Carrera F1 'Torro Rosso'

Carrera F1 'Torro Rosso'

Postby wixwacing » Tue 22 Jul, 2008 12:52 am

Carrera “Torro Rosso” F1

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By Phil Wicks

Carrera F1’s have always been fairly competitive models. Not burdened with many of the problems of their sedan counterparts, they have been able to perform relatively well against other makes. But they still lacked that final spark to make them a first choice for mixed competition. The current Torro Rosso and sister models have gone a long way to addressing that problem. The model has its new FF type motor which is not short of a bit of grunt. It also has a more user friendly final drive ratio and the model in general feels good on the track.



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Externally, Carrera have done a good job. I don’t see too many parts that might not make it back to the pits but like all the current F1 makes, the desire by buyers to have modelling perfection has left little room to manoeuvre from a manufacturers stand point. There are just too many fiddley bits on a current F1 that to leave any off would raise a hue and cry from the masses. Happily Carrera have adopted a practice of making vulnerable parts removable and like with most of their other offerings, this model has a removable rear wing and rear view mirrors. I like to call these parts removable rather than detachable because I would rather remove them before a race than have them become detached during a race. As an extra I have carefully prized the front wing from the nosecone as I can see it becoming a statistic early on in the piece.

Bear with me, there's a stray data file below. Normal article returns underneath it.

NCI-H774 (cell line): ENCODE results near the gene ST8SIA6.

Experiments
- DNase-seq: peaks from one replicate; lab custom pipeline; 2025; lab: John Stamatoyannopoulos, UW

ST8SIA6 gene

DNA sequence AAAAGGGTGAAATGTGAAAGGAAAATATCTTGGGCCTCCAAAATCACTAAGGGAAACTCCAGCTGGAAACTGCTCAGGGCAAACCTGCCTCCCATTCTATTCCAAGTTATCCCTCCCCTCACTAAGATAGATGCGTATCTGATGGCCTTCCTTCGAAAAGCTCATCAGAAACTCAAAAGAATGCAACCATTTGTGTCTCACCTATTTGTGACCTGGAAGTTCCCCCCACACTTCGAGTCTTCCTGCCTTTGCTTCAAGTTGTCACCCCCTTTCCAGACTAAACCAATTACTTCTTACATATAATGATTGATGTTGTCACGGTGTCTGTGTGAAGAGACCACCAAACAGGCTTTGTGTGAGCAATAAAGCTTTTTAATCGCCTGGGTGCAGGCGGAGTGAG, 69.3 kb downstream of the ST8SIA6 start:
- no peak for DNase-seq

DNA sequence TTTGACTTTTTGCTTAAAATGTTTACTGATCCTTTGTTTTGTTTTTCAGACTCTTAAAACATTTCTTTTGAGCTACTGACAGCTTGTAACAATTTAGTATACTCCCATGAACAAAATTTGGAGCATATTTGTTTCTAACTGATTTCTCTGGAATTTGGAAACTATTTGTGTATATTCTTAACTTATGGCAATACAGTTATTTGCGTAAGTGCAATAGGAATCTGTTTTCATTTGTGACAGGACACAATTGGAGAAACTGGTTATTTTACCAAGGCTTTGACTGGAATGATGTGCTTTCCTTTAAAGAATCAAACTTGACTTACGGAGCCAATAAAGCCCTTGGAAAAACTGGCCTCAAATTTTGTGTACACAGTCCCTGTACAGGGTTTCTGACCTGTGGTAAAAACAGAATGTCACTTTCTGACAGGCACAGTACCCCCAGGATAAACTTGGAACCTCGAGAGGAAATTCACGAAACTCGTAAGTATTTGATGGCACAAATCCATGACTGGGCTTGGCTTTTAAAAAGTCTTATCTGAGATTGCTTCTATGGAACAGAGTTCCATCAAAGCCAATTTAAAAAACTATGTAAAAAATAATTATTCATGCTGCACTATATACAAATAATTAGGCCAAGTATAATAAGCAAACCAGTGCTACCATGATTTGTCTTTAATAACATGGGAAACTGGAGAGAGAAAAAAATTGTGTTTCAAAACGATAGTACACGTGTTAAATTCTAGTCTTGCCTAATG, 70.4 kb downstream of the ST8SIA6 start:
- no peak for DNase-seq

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The paint job is excellent and Carrera have captured the metallic graphite colour of the body well and the intricate design of the Torro Rosso is exceptional. Fine detail like the camera housing and front and rear wing profiles stand out too. Front suspension detail is sturdy and it’s going to take a memorable shunt to dislodge or break things here. Even underneath, Carrera have stuck to detail. The rear suspension detail has been beefed up a little and I’m sure this is to conceal the detail of the axle bearings and contrate. No moving parts visible here. The graceful curves of the tub side ground effects look the part and the whole body looks very convincing.

Wheels and tyres set this model off well and the spoked rims semi conceal the brake discs behind. Tyre detail is first class even down to the bold ‘Michelin’ logos on the sidewalls. The model did however have two wheels which could have been more concentric than they were. There was one front and one rear wheel which had noticeable run out!!


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A split magnet carrier is a bit of a QA issue?